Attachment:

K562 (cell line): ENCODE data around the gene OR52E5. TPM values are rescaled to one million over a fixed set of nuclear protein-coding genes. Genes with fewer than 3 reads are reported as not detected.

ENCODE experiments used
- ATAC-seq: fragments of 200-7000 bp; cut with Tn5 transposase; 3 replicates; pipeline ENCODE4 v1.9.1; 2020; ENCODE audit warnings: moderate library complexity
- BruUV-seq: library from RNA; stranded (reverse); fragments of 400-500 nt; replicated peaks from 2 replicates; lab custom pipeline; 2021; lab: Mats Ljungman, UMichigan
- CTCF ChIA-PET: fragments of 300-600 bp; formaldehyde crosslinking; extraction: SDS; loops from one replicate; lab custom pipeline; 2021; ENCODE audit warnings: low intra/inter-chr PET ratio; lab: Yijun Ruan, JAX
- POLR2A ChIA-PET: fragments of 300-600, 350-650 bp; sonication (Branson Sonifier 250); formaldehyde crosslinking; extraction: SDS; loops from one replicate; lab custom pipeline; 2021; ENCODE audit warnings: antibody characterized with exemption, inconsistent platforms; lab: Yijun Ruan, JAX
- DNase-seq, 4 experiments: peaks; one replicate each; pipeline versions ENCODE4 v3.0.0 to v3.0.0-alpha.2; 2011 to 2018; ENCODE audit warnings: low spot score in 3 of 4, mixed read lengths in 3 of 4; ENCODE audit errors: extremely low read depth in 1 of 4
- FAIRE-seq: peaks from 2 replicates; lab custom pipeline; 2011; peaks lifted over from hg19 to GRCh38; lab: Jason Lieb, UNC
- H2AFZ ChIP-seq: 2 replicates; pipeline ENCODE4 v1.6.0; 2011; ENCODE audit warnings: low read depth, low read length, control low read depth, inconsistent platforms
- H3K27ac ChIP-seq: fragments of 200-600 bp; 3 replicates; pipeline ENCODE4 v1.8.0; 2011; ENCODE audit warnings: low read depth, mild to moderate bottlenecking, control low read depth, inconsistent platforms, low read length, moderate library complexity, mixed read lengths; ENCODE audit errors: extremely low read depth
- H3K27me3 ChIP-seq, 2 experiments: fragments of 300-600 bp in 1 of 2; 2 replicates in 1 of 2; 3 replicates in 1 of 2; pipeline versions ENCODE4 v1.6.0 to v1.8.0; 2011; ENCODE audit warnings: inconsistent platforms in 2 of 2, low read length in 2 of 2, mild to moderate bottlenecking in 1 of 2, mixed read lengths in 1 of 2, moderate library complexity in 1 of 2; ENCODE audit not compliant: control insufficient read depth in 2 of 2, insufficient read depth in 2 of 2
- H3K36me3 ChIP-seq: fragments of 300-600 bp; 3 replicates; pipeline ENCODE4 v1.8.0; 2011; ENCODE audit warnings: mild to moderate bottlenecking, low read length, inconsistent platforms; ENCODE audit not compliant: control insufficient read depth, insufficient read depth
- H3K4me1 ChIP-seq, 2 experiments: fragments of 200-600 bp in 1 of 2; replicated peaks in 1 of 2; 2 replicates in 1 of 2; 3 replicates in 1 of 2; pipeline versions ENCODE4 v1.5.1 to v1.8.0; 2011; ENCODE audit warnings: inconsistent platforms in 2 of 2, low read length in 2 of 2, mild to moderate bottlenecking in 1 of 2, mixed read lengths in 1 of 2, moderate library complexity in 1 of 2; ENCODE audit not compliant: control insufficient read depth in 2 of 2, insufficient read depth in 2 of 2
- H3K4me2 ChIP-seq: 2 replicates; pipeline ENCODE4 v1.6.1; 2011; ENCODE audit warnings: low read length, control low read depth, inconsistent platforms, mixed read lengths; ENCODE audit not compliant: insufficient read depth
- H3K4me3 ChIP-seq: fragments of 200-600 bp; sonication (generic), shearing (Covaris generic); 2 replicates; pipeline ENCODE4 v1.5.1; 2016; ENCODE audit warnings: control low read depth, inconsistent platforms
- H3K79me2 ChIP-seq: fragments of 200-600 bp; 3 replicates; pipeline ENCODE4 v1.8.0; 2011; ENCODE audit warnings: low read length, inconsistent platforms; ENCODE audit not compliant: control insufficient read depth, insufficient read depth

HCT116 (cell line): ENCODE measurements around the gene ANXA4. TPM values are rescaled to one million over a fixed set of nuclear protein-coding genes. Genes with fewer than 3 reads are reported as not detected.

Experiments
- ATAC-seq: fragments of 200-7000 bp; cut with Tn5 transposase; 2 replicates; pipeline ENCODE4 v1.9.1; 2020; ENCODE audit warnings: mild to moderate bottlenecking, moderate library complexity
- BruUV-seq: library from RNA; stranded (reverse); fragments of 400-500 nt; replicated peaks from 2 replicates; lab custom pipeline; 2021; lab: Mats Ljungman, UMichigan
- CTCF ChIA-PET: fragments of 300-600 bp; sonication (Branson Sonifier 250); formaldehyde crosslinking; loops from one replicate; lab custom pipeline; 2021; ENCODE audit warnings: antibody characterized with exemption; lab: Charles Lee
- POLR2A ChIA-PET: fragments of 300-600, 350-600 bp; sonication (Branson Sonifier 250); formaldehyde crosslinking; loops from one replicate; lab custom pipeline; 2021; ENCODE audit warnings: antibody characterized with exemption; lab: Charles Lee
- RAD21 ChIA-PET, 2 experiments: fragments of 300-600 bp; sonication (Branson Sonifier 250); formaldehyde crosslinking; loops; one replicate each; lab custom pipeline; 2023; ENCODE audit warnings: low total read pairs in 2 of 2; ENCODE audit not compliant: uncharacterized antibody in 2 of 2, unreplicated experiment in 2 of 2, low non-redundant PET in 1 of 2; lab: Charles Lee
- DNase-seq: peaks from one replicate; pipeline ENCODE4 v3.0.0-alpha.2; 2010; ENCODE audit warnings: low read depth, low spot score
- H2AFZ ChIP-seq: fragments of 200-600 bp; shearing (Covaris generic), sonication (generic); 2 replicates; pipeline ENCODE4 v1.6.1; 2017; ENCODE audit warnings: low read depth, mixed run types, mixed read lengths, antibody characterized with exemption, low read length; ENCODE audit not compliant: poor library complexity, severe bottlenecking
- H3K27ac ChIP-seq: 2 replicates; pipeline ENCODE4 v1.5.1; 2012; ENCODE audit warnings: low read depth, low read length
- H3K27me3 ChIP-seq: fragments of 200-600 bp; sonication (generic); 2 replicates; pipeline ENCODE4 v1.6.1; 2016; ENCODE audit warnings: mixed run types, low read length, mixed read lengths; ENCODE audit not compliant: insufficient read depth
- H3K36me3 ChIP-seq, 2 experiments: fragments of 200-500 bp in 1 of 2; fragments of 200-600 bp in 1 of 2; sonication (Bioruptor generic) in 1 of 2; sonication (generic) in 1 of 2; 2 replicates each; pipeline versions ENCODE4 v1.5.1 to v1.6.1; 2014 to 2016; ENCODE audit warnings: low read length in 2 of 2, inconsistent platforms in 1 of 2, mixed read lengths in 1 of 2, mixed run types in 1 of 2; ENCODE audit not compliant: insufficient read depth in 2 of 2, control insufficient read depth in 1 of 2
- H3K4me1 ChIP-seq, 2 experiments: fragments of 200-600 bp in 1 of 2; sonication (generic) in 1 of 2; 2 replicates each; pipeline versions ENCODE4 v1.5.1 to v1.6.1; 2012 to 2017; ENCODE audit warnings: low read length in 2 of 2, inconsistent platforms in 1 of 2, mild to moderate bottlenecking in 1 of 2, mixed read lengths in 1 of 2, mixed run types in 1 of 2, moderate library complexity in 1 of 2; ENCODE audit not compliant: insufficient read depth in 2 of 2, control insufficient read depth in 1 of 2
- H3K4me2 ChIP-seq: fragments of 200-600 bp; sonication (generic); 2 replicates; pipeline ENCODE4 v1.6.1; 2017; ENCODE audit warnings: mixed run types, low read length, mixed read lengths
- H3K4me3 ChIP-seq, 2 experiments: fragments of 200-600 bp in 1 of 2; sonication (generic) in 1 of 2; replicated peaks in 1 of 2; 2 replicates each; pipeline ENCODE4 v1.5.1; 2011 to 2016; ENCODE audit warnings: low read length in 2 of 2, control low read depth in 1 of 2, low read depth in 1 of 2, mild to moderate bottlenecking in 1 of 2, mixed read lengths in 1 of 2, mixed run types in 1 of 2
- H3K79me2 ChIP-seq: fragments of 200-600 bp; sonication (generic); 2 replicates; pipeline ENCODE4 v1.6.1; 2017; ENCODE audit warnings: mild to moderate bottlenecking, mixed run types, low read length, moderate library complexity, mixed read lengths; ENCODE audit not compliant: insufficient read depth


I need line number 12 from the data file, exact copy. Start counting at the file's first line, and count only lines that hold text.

- H3K36me3 ChIP-seq: fragments of 300-600 bp; 3 replicates; pipeline ENCODE4 v1.8.0; 2011; ENCODE audit warnings: mild to moderate bottlenecking, low read length, inconsistent platforms; ENCODE audit not compliant: control insufficient read depth, insufficient read depth